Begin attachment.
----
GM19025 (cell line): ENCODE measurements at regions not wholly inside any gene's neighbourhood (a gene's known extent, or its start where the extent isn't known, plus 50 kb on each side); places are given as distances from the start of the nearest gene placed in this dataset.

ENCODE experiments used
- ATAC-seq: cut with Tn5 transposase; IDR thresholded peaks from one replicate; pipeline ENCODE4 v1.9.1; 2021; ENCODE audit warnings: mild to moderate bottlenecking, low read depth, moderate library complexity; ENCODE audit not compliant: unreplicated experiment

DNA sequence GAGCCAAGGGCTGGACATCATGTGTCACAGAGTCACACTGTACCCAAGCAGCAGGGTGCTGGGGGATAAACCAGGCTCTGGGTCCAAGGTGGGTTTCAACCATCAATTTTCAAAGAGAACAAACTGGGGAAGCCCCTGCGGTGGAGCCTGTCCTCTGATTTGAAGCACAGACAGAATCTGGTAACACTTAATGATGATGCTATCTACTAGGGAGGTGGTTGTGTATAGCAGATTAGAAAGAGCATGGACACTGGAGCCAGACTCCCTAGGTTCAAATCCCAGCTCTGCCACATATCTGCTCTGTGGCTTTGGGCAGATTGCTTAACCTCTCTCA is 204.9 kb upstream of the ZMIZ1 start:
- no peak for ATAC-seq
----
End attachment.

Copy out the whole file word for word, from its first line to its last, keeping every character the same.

GM19025 (cell line): ENCODE measurements at regions not wholly inside any gene's neighbourhood (a gene's known extent, or its start where the extent isn't known, plus 50 kb on each side); places are given as distances from the start of the nearest gene placed in this dataset.

ENCODE experiments used
- ATAC-seq: cut with Tn5 transposase; IDR thresholded peaks from one replicate; pipeline ENCODE4 v1.9.1; 2021; ENCODE audit warnings: mild to moderate bottlenecking, low read depth, moderate library complexity; ENCODE audit not compliant: unreplicated experiment

DNA sequence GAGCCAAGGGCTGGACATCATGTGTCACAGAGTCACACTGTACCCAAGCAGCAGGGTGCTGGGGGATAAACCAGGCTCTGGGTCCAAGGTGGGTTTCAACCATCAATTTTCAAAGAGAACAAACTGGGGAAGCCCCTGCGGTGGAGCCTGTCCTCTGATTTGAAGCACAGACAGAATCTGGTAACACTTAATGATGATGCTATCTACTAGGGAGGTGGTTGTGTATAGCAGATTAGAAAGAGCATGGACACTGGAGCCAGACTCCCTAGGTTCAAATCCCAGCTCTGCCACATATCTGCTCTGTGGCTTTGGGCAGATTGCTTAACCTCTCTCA is 204.9 kb upstream of the ZMIZ1 start:
- no peak for ATAC-seq